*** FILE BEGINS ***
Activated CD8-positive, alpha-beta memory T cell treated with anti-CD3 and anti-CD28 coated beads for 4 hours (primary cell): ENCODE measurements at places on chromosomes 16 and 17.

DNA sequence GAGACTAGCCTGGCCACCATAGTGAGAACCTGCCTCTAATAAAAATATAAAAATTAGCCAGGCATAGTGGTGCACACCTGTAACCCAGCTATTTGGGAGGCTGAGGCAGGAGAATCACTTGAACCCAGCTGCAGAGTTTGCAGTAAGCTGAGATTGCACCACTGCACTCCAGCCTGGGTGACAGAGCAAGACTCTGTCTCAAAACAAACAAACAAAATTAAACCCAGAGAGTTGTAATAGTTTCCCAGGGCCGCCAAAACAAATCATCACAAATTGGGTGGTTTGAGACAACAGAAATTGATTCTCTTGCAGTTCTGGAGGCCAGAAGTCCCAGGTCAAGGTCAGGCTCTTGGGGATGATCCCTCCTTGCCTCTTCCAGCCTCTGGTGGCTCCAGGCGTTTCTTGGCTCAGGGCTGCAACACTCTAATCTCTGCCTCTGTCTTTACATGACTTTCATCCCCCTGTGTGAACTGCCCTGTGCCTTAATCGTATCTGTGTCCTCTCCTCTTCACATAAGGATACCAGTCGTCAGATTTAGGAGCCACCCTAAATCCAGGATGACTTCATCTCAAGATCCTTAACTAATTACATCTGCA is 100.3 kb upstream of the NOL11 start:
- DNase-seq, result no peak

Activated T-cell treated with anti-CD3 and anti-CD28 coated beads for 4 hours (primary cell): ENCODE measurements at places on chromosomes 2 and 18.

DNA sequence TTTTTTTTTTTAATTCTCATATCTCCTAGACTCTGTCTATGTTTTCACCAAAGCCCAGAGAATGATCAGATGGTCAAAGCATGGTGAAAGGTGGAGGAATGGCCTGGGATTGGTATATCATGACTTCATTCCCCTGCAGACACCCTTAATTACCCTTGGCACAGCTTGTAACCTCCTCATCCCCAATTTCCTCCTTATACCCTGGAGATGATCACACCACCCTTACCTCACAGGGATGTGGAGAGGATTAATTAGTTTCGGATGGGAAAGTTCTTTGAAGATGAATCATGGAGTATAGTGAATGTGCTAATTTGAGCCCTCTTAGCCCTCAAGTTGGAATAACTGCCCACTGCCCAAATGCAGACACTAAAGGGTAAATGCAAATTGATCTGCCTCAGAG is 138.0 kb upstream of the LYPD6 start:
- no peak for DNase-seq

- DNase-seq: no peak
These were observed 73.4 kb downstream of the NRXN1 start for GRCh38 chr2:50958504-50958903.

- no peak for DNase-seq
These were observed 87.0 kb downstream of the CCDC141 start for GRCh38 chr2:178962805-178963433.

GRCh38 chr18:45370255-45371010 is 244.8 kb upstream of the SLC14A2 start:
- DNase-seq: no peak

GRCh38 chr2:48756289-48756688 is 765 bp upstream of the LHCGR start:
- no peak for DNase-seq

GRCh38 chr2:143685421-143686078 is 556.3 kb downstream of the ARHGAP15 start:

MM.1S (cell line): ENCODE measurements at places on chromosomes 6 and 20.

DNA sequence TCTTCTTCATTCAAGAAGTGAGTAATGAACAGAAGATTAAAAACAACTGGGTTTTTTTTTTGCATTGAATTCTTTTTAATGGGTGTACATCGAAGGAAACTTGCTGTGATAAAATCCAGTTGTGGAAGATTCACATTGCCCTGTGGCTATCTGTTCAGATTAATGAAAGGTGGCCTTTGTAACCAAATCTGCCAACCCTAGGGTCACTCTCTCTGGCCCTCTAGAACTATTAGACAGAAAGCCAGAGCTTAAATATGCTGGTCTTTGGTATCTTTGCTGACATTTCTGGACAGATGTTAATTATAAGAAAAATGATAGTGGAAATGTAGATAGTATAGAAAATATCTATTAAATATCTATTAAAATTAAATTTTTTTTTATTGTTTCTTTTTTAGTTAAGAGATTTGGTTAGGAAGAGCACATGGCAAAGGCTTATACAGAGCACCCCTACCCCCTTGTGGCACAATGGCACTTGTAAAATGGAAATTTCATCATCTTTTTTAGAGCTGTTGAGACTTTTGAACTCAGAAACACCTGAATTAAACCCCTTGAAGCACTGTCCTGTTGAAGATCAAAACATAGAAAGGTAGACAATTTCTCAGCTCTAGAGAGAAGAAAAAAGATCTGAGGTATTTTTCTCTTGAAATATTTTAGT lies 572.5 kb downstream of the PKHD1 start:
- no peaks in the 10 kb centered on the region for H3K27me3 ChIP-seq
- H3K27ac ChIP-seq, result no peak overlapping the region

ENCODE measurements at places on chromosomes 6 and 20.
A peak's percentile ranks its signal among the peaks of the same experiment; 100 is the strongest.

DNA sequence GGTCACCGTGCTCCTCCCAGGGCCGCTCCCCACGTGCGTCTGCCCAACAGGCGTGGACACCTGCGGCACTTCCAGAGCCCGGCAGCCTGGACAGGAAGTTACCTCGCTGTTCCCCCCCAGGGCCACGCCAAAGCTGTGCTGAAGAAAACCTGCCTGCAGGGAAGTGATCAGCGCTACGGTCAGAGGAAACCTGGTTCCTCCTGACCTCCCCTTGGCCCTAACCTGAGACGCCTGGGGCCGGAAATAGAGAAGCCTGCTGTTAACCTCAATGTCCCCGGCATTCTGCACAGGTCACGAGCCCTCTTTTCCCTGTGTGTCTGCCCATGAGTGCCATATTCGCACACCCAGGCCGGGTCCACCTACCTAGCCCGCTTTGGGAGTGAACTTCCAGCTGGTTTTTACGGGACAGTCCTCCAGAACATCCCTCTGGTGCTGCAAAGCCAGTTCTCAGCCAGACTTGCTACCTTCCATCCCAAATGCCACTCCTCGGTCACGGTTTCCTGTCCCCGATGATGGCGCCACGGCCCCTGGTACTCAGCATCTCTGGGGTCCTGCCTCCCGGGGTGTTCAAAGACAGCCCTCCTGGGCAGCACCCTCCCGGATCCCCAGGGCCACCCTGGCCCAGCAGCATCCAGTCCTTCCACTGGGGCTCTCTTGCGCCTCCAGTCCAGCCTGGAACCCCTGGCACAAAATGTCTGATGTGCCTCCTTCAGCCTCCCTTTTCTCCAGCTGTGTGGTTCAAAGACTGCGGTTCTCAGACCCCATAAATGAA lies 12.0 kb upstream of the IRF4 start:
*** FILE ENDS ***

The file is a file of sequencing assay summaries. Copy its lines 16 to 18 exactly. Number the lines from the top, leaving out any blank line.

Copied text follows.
MM.1S (cell line): ENCODE measurements at places on chromosomes 6 and 20.

DNA sequence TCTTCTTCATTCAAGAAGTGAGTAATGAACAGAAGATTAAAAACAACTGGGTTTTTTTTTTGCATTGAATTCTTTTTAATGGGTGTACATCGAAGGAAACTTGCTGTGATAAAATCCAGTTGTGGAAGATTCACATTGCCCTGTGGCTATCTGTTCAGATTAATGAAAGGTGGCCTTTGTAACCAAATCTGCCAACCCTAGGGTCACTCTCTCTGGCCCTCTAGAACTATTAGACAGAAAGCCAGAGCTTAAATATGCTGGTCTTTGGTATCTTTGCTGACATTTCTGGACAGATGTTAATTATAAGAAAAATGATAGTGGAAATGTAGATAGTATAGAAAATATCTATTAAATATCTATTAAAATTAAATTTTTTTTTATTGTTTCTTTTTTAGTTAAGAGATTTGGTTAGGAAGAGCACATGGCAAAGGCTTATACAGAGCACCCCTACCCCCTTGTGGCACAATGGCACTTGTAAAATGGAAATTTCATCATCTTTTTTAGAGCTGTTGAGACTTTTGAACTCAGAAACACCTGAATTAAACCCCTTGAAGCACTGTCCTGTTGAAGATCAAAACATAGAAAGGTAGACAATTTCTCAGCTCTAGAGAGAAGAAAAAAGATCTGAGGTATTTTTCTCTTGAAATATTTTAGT lies 572.5 kb downstream of the PKHD1 start:
- no peaks in the 10 kb centered on the region for H3K27me3 ChIP-seq